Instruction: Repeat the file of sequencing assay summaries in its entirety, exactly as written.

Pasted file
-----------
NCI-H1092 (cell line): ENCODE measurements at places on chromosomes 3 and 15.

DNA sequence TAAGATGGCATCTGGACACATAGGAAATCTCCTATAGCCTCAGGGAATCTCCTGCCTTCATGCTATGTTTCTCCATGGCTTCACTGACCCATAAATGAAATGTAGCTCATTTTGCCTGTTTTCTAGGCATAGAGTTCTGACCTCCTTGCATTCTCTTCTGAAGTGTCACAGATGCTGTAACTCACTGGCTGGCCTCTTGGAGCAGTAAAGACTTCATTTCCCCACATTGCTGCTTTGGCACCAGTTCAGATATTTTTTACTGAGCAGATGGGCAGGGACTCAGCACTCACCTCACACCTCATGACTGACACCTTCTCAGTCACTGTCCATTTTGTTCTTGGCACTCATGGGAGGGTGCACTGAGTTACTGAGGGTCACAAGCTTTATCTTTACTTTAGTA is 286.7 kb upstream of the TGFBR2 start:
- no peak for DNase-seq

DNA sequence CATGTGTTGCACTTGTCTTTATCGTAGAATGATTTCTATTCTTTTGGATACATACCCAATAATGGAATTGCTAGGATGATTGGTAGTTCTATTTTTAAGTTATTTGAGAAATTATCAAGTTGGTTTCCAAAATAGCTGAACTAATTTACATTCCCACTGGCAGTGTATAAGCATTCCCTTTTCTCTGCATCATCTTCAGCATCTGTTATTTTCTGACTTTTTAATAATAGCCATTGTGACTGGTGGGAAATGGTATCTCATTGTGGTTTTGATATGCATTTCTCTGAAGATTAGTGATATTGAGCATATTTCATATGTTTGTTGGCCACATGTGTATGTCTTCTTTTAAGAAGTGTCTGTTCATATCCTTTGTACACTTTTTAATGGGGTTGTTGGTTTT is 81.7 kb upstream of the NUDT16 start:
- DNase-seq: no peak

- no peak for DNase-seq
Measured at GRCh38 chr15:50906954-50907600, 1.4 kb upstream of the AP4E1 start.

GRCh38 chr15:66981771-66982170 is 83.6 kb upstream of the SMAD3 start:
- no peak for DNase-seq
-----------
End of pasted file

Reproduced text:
NCI-H1092 (cell line): ENCODE measurements at places on chromosomes 3 and 15.

DNA sequence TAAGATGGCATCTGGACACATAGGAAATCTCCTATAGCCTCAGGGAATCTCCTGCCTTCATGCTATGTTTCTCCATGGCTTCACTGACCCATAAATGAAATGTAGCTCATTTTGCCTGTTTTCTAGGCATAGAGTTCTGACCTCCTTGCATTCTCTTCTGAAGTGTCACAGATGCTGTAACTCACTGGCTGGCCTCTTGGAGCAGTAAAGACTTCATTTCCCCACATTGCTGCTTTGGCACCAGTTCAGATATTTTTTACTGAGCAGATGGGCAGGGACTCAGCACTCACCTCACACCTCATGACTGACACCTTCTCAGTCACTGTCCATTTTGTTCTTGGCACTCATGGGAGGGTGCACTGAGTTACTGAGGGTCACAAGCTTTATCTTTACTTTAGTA is 286.7 kb upstream of the TGFBR2 start:
- no peak for DNase-seq

DNA sequence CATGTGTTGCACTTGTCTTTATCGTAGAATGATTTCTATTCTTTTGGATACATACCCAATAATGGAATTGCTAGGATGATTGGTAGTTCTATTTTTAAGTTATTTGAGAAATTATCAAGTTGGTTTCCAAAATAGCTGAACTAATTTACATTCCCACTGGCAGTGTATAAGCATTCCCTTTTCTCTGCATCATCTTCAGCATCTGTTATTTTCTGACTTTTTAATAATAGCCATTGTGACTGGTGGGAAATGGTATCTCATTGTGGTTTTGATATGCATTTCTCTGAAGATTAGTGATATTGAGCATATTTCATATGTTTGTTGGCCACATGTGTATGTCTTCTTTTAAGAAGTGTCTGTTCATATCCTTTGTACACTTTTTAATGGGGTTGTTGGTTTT is 81.7 kb upstream of the NUDT16 start:
- DNase-seq: no peak

- no peak for DNase-seq
Measured at GRCh38 chr15:50906954-50907600, 1.4 kb upstream of the AP4E1 start.

GRCh38 chr15:66981771-66982170 is 83.6 kb upstream of the SMAD3 start:
- no peak for DNase-seq